What other fundraising efforts have you made lately? Are your donors fatigued or under asked?
What channels and messages have worked well for you in the past? Which haven’t?
What resources do you have to help with the campaign (i.e., tools, teammates, or budget)?
What do your donors like about the work you do? What have donors and non-donors said about what they don’t like?
Do you have any content or creative that you can re-purpose?
Are there any interesting new funds or programs on campus that you can promote?
In addition to the busy marketing and fundraising landscape of the holiday season, is there anything else happening at your institution that you need to keep in mind?
While it may seem like these are things you and your team will just know, an honest evaluation can help you as you build out your marketing plan, providing ideas around what types of messaging to use or how to reach your audience. But more than that, it also serves as a critical gut check for you and your leadership team about what’s possible and what’s not, or where you might need additional support to achieve your goals.
4. Consider the Engagement Process
While a donor funnel (i.e., the steps a donor takes in the process of making a gift) may be most useful in more sustained or long-term efforts, it can be helpful to spend a bit of time reflecting on the short-term funnel that your donors will be moving through during your year-end campaign. It’s important to remember that even in a condensed window of time, some donors may still need to move through awareness and engagement before they get to that all important “donation” segment of the funnel. So consider what parts of your plan speak to awareness and engagement. While some supporters may be primed to make a gift now with a single ask, others will need to learn a bit more and be nurtured toward the donation. Will you include messages about how donor support has made a difference in the past? Will you work in an explanation of why your institution matters?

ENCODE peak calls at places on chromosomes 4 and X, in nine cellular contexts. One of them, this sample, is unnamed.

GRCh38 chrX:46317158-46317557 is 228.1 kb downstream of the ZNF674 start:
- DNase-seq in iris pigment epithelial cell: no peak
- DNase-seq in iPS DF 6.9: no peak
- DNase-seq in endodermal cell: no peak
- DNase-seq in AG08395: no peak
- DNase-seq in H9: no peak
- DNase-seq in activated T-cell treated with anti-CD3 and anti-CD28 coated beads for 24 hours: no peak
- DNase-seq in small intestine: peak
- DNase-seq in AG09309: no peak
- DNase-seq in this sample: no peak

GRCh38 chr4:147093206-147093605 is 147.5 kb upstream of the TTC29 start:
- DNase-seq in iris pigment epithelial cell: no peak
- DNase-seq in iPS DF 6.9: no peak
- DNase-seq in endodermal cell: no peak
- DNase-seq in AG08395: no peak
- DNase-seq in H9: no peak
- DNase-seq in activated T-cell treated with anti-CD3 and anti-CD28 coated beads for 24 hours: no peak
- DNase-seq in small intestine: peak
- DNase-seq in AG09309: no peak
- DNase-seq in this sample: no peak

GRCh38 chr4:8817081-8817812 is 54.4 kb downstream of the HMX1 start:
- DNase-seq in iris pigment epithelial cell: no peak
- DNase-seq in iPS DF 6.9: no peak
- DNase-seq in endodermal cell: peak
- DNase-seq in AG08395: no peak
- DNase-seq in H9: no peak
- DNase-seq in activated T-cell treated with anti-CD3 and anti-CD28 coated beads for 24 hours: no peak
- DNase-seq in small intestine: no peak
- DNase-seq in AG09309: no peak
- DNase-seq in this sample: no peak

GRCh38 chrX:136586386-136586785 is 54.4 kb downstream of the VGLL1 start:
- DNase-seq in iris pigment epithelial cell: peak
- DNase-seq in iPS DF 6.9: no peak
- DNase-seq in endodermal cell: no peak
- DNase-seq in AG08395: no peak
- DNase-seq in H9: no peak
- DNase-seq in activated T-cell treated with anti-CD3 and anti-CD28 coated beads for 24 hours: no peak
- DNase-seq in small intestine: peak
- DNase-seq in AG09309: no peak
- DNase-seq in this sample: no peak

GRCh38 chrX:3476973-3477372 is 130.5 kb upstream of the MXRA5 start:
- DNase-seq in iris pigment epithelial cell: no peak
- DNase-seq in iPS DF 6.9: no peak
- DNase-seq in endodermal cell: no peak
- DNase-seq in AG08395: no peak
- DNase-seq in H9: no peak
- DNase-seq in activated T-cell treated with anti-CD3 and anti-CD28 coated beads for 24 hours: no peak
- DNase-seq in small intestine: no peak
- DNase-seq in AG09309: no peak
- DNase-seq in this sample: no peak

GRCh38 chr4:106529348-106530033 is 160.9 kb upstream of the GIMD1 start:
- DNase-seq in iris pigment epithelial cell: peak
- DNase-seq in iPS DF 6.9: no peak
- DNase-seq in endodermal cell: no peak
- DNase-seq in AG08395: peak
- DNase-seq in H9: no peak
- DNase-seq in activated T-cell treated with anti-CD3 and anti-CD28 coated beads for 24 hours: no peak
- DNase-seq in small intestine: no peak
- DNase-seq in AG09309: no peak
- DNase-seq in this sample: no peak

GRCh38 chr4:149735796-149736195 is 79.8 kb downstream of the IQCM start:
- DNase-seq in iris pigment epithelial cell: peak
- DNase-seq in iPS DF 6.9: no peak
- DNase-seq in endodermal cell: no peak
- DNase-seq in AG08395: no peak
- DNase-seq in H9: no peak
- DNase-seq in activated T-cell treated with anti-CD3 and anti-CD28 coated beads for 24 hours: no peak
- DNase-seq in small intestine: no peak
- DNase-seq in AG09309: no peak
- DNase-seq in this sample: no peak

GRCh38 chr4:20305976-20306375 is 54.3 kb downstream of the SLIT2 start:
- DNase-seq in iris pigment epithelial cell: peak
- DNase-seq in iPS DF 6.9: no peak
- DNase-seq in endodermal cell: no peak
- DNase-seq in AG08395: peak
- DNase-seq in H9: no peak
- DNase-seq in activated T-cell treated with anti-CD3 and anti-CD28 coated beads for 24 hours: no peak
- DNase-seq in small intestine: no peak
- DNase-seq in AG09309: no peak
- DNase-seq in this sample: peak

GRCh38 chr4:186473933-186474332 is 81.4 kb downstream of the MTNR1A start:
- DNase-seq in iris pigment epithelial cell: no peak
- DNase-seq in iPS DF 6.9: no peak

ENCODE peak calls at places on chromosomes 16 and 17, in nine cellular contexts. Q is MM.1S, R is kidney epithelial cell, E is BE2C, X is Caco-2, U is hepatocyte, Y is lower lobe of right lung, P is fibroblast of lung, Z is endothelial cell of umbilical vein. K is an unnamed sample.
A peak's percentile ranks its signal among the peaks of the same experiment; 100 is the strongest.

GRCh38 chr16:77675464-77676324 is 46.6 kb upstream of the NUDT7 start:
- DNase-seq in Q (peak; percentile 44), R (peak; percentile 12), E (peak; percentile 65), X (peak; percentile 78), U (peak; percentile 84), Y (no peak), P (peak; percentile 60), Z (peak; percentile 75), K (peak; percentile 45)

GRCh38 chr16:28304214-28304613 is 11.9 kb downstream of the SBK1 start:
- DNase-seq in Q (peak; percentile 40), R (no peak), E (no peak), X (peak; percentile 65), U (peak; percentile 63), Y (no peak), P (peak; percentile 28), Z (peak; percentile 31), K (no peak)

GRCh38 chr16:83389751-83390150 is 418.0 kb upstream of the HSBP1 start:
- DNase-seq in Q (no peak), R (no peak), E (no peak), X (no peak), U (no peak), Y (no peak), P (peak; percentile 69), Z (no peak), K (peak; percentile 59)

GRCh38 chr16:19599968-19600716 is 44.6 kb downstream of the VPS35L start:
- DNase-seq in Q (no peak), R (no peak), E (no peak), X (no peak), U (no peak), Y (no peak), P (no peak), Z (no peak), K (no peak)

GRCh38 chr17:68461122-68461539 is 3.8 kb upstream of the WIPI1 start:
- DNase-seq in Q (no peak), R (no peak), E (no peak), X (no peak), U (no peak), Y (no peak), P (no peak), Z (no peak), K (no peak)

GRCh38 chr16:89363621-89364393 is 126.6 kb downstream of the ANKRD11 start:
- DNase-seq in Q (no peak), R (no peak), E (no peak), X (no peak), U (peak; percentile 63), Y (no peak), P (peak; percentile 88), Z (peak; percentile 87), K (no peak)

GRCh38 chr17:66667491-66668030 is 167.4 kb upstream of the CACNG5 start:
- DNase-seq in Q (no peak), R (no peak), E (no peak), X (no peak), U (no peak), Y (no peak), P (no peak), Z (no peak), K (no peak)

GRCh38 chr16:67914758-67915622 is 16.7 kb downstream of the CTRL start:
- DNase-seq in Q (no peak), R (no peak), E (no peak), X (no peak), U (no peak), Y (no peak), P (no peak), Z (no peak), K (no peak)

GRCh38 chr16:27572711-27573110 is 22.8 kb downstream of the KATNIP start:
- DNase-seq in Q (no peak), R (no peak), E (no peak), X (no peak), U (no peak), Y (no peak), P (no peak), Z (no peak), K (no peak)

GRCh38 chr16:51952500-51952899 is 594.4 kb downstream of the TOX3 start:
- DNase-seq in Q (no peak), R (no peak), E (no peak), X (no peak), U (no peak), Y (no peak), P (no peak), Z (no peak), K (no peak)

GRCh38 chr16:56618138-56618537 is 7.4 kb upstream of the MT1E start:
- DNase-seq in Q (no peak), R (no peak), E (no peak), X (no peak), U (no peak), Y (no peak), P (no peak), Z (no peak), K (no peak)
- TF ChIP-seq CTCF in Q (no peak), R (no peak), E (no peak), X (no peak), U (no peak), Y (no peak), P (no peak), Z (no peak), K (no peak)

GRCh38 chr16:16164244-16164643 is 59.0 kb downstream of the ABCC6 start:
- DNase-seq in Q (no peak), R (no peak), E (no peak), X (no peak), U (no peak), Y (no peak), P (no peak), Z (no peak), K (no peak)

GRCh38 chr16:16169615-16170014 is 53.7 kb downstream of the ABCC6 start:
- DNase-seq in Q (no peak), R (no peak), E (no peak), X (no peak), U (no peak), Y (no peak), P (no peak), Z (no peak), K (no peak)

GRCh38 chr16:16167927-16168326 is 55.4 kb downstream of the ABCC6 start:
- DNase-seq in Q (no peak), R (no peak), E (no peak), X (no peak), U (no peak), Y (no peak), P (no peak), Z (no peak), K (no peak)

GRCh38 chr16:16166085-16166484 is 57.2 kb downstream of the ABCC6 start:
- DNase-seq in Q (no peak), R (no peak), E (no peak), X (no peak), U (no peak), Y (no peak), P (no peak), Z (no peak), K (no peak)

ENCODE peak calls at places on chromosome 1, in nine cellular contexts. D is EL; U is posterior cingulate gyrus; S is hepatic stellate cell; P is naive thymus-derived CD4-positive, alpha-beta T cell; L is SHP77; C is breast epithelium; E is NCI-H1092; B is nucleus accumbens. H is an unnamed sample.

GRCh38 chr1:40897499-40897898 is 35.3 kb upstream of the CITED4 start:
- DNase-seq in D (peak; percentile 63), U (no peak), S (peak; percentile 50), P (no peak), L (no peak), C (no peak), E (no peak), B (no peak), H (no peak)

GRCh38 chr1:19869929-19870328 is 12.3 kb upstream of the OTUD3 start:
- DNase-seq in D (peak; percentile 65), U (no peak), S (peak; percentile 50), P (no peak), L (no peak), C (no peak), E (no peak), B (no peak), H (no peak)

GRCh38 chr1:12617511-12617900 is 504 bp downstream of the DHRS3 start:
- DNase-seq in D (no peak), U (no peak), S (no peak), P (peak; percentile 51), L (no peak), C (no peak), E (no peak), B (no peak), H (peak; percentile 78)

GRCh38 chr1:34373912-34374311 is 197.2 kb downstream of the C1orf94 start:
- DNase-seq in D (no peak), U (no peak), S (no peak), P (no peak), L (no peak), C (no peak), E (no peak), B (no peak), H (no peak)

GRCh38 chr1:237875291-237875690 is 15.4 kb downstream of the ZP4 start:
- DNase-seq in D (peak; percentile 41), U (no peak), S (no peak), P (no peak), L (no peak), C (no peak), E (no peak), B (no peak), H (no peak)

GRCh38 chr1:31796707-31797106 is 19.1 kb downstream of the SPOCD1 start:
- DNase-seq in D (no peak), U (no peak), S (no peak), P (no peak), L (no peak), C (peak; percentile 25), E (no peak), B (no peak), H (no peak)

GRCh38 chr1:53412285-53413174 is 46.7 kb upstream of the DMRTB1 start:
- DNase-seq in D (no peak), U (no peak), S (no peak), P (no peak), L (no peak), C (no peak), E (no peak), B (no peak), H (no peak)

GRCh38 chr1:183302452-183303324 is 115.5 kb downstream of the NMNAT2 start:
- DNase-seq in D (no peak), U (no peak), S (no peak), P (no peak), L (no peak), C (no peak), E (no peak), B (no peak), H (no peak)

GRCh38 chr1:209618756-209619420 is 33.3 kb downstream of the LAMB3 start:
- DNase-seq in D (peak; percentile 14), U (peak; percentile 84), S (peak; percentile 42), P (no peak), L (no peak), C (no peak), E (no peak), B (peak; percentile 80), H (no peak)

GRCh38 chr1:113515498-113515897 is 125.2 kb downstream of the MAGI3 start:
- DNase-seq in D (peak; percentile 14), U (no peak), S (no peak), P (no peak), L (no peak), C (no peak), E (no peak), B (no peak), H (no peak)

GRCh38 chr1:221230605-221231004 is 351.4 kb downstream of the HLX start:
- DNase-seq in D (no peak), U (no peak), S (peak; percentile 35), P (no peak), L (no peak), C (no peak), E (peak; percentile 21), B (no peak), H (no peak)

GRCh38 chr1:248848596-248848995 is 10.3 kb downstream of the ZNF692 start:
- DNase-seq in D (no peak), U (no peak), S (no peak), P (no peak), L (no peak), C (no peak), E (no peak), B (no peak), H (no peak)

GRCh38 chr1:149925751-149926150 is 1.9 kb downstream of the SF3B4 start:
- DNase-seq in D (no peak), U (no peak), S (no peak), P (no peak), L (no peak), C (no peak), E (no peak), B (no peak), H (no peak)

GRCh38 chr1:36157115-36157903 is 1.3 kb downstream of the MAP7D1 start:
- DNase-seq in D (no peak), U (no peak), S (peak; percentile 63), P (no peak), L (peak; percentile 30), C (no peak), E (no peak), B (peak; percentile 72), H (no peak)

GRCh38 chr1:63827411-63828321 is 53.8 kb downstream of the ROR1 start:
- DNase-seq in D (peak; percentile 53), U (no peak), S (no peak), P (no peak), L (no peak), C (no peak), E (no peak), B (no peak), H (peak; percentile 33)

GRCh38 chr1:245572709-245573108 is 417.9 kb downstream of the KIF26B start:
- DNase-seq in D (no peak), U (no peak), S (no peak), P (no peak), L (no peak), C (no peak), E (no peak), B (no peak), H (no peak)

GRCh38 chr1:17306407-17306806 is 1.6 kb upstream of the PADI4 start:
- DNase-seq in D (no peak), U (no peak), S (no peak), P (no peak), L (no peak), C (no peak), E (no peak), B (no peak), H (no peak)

5. Make a Plan
Now that you know your goals, it’s time to map out how you’ll meet them. Using your SWOT, personas, and funnel as a guide, you should make your year-end plan as detailed as possible, ideally spelling out timing, channel, messaging, and target audience for each deliverable, as well as who on your team will be responsible for executing each piece. You might also want to consider noting which strengths or opportunities each piece leverages. That way, your plan will give your team a complete picture of everything you’re doing with mail, email, and advertising from Giving Tuesday till midnight on the 31st.
And of course, don’t forget a thank you message, which is the first step to pulling donors back into the top of the funnel.
Now you’re ready to boost your year-end fundraising efforts! But what’s even better than using these tips and tricks to boost a short-term campaign is understanding how to use the same approach to develop a long-term integrated marketing plan that will help your annual fund achieve growth year over year. If that sounds like something you’re interested in, we should talk.